Using Health Information Technology As a Source of Evidence-Based Practice Essay

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In seeking to administer drugs, nurses ought to be guided by the five medical administration rights. These are patient, time, dose, drug, and route (You, Choe, Park, Kim, and Son, 2015). One issue that I consider to be of great concern in my practice is medicating patients late leading to noncompliance. This happens to be one of the more significant errors in the administration of medications in a healthcare setting, with the other errors being wrong dose and wrong medication. When nurses fail to administer drugs to patients as prescribed – in the right dosage and at the right time - such an action gets in the way of the full realization of drug benefits. According to Stokowski (2012), the rule of the thumb when it comes to the administration of medications has been within half-an-hour before or after the time scheduled for administration.

In seeking to locate evidence-based practices that address the concern highlighted herein, this text took into consideration reliable and credible research sources. The credibility of the said sources was assessed on the basis of the qualifications and credentials of the authors, comprehensiveness of the information presented, and the accuracy of presented data. Well-researched and presented texts citing verifiable sources were taken into consideration.

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Stokowski (2012) points out that wrong-time errors have been identified as the most frequent error in medication error research. For instance, Berdot at al. (as cited in Stokowski 2012) “found an overall medication error rate of 27.6%, but only 7.5% when wrong-time errors were excluded.” Also, in their observation of more than 30 healthcare installations, Barker et al. (as cited in Stokowski 2012) found that 19% of the total number of medication doses administered involved a minimum of 1 error – with approximately half of these falling under wrong-time errors. Medication errors could be triggered by a wide range of factors.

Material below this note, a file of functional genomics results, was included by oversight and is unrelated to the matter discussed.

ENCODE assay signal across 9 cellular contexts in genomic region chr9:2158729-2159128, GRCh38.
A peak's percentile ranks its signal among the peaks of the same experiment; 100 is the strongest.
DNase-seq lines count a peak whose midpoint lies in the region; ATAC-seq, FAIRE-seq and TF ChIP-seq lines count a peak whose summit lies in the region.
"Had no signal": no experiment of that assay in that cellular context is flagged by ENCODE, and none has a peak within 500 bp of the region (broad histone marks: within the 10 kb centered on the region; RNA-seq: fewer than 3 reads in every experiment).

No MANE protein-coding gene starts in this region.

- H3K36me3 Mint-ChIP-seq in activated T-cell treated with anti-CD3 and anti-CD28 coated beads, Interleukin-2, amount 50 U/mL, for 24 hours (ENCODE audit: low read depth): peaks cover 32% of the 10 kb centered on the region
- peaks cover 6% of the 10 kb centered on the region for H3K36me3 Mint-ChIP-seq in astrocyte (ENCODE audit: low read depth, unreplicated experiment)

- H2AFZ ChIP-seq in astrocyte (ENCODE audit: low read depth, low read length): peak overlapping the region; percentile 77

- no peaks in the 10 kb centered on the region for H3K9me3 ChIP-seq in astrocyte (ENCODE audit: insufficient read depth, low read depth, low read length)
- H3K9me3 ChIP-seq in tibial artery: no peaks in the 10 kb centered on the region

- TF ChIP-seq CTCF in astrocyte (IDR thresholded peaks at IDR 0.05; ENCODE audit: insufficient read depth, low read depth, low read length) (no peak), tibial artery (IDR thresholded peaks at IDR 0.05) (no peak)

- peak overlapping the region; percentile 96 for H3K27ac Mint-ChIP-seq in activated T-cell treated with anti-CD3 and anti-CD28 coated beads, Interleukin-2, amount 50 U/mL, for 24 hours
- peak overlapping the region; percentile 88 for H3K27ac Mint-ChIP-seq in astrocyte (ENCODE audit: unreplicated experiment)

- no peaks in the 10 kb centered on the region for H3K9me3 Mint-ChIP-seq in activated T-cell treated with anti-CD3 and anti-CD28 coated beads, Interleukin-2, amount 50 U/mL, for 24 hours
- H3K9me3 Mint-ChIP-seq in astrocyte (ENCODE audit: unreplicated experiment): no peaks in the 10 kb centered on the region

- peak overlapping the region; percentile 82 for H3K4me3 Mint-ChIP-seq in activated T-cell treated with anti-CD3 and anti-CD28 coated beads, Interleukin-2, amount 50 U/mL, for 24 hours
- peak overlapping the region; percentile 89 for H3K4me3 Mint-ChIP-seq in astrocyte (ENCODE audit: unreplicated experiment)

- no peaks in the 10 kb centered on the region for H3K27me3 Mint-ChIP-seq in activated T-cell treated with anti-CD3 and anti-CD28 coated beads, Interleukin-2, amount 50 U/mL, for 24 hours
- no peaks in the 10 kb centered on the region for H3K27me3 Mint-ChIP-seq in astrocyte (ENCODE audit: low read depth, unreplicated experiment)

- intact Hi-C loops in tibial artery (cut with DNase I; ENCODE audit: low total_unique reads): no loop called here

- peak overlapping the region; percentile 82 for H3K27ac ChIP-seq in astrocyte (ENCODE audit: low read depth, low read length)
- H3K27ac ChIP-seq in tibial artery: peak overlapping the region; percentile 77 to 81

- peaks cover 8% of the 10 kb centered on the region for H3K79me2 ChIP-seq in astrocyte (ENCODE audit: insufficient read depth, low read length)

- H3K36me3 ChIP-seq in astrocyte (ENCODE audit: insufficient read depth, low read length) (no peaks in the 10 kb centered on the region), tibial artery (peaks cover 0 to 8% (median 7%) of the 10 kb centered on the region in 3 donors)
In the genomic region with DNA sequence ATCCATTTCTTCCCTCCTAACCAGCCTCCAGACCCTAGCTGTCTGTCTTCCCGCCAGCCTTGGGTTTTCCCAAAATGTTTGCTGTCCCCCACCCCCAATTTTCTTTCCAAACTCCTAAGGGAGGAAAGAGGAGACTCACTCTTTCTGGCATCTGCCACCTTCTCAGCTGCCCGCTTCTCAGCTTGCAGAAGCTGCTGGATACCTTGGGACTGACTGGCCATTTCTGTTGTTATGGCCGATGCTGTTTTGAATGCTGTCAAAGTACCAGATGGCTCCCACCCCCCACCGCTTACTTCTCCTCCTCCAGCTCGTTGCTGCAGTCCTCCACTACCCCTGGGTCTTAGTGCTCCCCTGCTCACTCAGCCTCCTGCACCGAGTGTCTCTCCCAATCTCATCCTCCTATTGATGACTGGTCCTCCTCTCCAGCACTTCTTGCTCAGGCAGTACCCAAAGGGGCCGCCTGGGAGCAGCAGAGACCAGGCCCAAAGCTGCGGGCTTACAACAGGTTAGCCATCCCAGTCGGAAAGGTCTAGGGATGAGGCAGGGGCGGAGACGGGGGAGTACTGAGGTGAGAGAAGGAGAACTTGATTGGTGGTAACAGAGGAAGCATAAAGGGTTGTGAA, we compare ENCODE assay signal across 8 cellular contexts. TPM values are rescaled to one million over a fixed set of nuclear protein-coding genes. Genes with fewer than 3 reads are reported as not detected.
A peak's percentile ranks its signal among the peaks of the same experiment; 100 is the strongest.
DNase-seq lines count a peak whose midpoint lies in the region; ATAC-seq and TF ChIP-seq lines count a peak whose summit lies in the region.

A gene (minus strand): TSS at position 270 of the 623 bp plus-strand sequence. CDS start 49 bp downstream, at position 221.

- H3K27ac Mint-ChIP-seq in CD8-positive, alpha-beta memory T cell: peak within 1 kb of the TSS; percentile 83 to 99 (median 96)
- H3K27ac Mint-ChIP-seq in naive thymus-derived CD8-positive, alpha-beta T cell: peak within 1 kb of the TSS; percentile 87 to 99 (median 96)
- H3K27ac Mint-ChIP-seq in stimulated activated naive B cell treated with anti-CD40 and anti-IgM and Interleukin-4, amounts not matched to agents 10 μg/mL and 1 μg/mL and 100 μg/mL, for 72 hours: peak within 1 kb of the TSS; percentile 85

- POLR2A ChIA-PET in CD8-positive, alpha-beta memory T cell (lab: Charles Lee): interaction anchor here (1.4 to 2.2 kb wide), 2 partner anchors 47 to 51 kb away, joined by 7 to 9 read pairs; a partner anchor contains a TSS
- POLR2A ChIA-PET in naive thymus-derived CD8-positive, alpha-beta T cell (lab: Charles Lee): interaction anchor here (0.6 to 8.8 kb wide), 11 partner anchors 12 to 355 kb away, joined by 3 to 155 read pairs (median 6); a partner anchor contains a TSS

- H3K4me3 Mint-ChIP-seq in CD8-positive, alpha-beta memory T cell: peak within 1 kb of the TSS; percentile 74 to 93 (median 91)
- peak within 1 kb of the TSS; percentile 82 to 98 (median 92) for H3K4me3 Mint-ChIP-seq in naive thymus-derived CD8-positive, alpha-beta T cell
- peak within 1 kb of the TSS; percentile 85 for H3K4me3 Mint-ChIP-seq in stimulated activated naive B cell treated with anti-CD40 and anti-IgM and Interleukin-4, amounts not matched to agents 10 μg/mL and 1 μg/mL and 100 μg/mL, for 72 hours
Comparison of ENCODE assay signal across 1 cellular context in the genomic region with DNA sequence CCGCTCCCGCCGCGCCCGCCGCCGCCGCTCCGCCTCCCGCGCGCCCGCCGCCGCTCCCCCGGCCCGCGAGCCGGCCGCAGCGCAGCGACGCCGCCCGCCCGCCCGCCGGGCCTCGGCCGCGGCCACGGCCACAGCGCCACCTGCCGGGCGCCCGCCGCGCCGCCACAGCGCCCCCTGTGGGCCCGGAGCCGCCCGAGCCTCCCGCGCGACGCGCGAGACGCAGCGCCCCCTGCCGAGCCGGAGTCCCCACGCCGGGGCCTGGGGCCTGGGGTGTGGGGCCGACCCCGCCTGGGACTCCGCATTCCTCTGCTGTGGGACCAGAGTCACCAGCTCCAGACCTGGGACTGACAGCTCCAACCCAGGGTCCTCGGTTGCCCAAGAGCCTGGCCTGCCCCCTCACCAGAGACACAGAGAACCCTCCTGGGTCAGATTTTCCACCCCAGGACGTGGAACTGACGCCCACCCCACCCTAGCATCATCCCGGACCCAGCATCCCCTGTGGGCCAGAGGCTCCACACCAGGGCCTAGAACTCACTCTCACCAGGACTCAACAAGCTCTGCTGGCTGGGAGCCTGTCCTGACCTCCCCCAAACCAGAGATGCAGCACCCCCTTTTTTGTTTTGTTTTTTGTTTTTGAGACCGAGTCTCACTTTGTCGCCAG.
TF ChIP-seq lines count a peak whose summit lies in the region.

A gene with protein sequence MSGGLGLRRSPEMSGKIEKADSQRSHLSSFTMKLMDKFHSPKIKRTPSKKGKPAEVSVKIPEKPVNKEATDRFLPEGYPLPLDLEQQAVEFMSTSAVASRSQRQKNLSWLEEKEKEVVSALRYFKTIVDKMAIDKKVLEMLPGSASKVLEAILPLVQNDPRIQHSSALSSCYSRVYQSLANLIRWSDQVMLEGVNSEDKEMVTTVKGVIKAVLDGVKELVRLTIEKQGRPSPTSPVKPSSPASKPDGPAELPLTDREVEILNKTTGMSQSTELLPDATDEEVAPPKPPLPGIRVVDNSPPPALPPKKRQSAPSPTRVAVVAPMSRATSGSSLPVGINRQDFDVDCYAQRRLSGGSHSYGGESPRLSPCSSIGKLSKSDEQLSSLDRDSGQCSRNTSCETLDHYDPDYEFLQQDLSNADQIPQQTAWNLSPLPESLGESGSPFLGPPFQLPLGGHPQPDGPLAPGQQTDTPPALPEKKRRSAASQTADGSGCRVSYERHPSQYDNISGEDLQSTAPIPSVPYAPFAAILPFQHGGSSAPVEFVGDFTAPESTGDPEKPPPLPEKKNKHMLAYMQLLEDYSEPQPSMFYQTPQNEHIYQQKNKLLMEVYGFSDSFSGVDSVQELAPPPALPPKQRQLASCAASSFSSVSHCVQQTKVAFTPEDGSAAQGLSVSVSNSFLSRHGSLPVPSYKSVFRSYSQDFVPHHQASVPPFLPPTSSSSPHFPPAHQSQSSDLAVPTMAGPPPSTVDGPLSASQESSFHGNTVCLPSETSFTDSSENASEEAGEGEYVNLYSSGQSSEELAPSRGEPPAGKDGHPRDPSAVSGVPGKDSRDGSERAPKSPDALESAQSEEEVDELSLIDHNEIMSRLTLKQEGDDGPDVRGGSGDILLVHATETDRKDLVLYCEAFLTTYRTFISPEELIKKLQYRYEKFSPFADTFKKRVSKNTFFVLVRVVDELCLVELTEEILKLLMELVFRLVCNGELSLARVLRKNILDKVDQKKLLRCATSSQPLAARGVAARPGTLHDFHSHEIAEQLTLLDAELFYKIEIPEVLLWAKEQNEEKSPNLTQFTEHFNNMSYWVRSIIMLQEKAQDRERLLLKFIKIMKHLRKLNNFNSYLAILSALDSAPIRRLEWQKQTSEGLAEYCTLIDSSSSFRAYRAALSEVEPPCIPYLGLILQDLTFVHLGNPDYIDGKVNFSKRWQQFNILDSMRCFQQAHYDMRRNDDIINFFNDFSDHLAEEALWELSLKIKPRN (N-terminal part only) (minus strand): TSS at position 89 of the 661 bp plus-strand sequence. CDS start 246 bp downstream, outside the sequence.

Studies conducted in the past have clearly indicated that such factors as disruptions and interruptions, general work environment, and failure to maintain ward stock ware are to blame for wrong-time errors (Keers, Williams, Cooke, and Ashcroft, 2013). In that regard, therefore, healthcare organizations ought to take into consideration these factors in an attempt to take corrective and remedial measures meant to minimize instances of patients being offered medications in a format that is not timely, thereby leading to noncompliance. In a study titled….....

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Hynes, D.M., Weddle, T., Smith, N., Whittier, E., Atkins, D. & Francis, J. (2010). Use of Health Information Technology to Advance Evidence-Based Care: Lessons from the VA QUERI Program. J Gen Intern Med, 25(1), 44-49.

Keers, R.N., Williams, S.D., Cooke, J. & Ashcroft, D.M. (2013). Causes of Medication Administration Errors in Hospitals: A Systematic Review of Quantitative and Qualitative Evidence. Drug Saf, 36(11), 1045-1067.

Stokowski, L.A. (2012). Timely Medication Administration Guidelines for Nurses: Fewer Wrong-Time Errors? Retrieved from

You, M., Choe, M., Park, G., Kim, S. & Son, Y. (2015). Perceptions Regarding Medication Administration Errors Among Hospital Staff Nurses of South Korea. International Journal for Quality in Health Care, 27(4), 276–283.

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